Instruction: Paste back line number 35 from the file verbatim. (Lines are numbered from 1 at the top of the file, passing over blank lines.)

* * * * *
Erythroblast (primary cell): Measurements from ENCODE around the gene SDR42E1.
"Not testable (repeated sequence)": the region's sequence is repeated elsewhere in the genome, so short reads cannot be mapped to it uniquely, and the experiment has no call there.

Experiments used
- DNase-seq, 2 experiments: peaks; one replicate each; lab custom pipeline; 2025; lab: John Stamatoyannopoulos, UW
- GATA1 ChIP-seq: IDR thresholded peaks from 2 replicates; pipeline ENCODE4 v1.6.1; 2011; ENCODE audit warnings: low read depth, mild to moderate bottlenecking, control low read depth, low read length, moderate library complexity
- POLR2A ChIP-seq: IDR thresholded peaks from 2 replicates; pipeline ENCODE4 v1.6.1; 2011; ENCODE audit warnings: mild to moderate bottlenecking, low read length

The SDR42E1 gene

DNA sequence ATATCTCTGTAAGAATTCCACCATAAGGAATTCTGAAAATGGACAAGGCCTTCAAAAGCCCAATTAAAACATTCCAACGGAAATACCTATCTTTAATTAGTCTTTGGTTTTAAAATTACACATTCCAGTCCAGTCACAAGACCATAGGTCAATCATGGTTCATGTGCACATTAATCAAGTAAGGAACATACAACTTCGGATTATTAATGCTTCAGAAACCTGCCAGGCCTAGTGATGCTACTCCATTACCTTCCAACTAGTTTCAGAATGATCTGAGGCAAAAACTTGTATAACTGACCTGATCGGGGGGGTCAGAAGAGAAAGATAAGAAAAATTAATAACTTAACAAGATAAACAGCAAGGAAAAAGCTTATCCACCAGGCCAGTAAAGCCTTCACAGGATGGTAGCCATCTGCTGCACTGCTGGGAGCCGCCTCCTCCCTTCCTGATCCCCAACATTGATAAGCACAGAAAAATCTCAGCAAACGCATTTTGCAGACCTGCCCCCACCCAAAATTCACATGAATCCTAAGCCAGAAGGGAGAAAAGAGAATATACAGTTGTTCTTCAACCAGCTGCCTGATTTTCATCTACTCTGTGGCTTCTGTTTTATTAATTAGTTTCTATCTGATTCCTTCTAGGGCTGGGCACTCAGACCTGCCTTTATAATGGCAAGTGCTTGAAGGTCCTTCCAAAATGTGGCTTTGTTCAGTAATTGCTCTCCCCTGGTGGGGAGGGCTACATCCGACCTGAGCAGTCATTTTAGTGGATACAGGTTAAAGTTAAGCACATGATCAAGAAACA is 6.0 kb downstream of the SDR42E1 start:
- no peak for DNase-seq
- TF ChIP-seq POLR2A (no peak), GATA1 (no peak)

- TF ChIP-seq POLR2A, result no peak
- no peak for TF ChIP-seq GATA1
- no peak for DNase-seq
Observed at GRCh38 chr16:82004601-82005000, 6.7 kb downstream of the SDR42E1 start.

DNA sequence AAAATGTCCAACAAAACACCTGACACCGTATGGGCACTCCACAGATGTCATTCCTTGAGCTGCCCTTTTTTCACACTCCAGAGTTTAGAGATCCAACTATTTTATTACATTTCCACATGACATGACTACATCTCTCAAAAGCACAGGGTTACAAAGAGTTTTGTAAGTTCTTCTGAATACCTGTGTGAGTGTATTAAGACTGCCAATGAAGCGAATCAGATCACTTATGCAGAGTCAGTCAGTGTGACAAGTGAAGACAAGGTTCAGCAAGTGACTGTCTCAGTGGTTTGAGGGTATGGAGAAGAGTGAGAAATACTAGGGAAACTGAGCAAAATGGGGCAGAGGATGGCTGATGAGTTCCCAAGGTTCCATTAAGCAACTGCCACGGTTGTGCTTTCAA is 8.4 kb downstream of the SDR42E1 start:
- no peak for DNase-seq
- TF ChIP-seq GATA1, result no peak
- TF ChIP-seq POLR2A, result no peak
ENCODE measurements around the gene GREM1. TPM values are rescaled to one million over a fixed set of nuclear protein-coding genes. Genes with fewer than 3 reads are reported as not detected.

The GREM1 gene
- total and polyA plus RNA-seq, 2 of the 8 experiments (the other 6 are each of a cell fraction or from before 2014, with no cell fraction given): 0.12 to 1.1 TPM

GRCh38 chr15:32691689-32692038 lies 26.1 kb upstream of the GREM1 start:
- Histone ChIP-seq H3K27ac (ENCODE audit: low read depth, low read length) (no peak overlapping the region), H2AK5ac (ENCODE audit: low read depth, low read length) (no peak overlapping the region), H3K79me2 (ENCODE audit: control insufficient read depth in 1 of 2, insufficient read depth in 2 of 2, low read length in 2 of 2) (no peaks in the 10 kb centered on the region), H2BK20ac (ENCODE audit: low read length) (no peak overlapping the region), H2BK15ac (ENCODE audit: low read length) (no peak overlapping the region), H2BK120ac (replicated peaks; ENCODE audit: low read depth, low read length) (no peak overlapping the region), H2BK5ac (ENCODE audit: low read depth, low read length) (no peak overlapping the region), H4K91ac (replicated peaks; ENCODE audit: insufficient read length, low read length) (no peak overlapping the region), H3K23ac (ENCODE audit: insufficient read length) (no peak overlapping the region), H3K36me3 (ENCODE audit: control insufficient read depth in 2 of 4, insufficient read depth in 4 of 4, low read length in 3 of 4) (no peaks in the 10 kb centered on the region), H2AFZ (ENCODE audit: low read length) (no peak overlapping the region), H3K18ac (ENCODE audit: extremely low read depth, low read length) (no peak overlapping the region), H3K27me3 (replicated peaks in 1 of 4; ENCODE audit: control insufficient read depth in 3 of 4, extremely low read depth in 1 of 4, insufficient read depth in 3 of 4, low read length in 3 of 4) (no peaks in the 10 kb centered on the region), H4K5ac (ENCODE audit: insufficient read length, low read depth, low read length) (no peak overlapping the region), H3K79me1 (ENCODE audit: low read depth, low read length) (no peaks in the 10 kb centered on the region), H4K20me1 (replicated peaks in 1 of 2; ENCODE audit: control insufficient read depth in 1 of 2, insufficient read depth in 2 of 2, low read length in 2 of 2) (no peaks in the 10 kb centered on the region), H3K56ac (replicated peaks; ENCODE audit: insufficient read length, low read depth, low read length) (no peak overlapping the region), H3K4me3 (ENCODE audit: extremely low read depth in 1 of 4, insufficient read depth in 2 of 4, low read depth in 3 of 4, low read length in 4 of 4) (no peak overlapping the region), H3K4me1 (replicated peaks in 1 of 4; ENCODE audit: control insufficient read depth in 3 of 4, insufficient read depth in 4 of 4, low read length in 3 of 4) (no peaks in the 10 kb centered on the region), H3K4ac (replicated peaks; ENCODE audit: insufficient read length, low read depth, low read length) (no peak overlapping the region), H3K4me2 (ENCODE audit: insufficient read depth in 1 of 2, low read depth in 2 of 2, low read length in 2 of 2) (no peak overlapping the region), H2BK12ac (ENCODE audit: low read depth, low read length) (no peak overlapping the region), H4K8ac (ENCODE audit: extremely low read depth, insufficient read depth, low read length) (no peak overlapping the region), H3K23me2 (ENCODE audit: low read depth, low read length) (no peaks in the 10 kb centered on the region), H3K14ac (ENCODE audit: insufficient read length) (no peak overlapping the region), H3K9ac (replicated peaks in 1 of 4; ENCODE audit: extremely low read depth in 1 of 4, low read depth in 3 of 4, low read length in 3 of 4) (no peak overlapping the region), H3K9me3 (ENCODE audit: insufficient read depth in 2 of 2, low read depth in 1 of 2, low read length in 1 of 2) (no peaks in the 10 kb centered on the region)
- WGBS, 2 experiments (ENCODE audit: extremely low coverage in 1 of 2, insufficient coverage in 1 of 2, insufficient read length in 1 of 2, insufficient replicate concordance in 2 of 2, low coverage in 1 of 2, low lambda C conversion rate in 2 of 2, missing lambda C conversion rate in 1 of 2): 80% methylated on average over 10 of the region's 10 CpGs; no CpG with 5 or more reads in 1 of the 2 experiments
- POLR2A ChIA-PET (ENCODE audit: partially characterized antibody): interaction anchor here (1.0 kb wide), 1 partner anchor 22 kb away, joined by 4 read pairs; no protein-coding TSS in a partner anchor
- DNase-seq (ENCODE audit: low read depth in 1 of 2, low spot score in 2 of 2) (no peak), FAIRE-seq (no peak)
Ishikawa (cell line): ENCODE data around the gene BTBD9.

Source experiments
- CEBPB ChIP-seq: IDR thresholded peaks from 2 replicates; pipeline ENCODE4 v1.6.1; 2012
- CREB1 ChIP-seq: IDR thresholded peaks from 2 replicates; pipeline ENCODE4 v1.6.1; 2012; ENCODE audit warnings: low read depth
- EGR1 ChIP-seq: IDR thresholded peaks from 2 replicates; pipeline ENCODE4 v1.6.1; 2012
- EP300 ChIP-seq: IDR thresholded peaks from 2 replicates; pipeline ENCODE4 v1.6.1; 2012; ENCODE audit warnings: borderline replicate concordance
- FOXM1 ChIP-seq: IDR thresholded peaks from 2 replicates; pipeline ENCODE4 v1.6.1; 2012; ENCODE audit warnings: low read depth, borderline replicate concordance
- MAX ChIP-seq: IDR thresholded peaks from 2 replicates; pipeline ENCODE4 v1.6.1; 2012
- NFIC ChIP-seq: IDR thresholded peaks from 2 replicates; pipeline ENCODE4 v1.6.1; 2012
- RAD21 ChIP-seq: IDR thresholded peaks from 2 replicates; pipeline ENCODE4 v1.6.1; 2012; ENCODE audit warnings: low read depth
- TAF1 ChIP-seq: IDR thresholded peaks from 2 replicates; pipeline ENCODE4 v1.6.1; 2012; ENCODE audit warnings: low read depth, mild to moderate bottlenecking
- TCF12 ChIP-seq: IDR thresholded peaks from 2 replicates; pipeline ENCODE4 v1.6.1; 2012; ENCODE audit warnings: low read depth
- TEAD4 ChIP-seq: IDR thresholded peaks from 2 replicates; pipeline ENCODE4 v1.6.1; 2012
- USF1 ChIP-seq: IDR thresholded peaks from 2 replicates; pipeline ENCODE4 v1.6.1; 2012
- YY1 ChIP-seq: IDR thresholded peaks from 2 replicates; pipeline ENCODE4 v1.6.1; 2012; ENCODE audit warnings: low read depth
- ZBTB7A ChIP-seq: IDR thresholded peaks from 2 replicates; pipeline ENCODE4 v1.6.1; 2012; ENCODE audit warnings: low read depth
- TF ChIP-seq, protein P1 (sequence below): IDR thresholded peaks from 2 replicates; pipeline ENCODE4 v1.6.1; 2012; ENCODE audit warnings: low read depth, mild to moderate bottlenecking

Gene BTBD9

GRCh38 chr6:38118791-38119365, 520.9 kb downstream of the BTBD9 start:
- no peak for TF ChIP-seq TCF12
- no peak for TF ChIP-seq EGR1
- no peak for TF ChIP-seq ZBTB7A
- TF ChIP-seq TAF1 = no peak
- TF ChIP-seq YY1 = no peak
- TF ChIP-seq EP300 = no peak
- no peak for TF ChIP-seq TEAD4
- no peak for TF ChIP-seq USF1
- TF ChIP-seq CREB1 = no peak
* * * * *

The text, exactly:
- NFIC ChIP-seq: IDR thresholded peaks from 2 replicates; pipeline ENCODE4 v1.6.1; 2012